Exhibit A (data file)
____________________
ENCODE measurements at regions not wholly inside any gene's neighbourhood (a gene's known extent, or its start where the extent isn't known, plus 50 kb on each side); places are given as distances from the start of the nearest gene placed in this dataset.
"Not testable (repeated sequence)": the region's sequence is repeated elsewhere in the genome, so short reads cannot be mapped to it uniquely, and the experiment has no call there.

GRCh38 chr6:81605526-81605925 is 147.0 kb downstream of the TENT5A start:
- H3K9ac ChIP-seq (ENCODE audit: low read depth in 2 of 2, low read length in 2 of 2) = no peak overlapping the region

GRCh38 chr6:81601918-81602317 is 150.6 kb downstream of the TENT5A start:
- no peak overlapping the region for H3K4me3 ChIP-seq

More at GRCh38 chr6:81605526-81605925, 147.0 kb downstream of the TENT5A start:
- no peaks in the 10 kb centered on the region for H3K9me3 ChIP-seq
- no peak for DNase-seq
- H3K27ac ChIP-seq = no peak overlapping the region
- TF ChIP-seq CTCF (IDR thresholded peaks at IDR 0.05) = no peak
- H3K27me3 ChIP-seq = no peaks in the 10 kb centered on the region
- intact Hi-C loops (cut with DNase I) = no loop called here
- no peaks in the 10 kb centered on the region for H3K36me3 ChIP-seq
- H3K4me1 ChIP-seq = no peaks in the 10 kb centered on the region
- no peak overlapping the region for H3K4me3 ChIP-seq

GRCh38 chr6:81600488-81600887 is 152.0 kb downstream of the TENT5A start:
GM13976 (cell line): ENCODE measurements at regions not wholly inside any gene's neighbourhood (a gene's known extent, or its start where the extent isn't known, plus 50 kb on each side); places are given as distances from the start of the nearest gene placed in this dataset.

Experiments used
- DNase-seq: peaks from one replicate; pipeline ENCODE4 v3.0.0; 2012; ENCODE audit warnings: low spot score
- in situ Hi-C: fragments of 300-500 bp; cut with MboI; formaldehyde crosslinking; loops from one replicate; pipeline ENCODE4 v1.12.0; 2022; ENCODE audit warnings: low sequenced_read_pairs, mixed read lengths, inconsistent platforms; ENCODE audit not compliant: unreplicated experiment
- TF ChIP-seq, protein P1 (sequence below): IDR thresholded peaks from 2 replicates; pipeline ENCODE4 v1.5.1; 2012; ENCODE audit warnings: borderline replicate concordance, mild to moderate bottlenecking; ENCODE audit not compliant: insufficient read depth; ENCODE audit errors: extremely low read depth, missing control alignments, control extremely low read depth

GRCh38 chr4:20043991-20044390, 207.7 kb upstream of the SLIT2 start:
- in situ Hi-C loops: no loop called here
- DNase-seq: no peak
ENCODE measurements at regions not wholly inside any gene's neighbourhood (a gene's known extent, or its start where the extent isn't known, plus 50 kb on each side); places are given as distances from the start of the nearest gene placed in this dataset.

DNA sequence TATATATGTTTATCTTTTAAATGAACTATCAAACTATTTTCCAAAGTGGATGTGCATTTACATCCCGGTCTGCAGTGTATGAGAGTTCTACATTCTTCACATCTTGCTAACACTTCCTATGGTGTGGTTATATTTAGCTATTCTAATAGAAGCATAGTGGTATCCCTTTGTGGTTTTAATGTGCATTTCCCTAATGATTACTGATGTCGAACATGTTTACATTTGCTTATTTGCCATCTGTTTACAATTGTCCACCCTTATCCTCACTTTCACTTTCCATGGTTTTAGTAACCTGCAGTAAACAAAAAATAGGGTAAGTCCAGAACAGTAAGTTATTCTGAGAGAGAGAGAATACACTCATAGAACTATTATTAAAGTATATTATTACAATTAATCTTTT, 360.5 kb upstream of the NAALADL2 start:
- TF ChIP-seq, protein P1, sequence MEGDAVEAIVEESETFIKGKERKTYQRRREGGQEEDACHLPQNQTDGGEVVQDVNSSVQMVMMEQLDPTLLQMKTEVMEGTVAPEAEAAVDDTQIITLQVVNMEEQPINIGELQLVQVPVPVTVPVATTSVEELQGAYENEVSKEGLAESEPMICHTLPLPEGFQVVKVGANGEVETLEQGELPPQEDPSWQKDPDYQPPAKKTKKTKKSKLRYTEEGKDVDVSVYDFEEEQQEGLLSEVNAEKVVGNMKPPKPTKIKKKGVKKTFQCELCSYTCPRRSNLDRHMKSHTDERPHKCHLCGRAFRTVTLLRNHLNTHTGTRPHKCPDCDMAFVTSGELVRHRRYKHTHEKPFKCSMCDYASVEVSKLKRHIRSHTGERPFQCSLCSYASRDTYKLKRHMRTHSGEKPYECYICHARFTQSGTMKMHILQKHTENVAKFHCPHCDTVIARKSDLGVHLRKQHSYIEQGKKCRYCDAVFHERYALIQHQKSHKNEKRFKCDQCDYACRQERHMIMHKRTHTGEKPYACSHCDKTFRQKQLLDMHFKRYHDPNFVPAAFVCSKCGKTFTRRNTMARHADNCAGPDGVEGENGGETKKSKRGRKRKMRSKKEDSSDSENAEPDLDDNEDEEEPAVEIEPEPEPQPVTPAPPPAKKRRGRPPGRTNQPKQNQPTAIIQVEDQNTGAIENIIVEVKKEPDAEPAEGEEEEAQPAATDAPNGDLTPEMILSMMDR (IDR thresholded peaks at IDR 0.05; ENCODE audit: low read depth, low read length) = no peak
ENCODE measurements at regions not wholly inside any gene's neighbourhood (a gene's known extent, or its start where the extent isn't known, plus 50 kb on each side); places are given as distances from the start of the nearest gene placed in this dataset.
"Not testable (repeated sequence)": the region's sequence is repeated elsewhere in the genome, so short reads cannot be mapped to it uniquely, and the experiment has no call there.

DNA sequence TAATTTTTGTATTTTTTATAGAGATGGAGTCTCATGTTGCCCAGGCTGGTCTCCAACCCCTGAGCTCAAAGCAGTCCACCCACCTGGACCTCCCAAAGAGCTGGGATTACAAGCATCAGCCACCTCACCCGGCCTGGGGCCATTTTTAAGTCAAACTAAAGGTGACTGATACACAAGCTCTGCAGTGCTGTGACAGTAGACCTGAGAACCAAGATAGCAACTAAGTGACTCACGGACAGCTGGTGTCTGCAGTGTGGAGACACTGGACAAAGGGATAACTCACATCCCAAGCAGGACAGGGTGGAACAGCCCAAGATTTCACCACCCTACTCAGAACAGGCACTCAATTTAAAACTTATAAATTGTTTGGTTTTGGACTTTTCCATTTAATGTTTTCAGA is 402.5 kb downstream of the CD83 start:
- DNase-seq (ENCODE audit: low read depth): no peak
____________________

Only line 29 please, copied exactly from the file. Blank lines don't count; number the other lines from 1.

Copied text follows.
ENCODE measurements at regions not wholly inside any gene's neighbourhood (a gene's known extent, or its start where the extent isn't known, plus 50 kb on each side); places are given as distances from the start of the nearest gene placed in this dataset.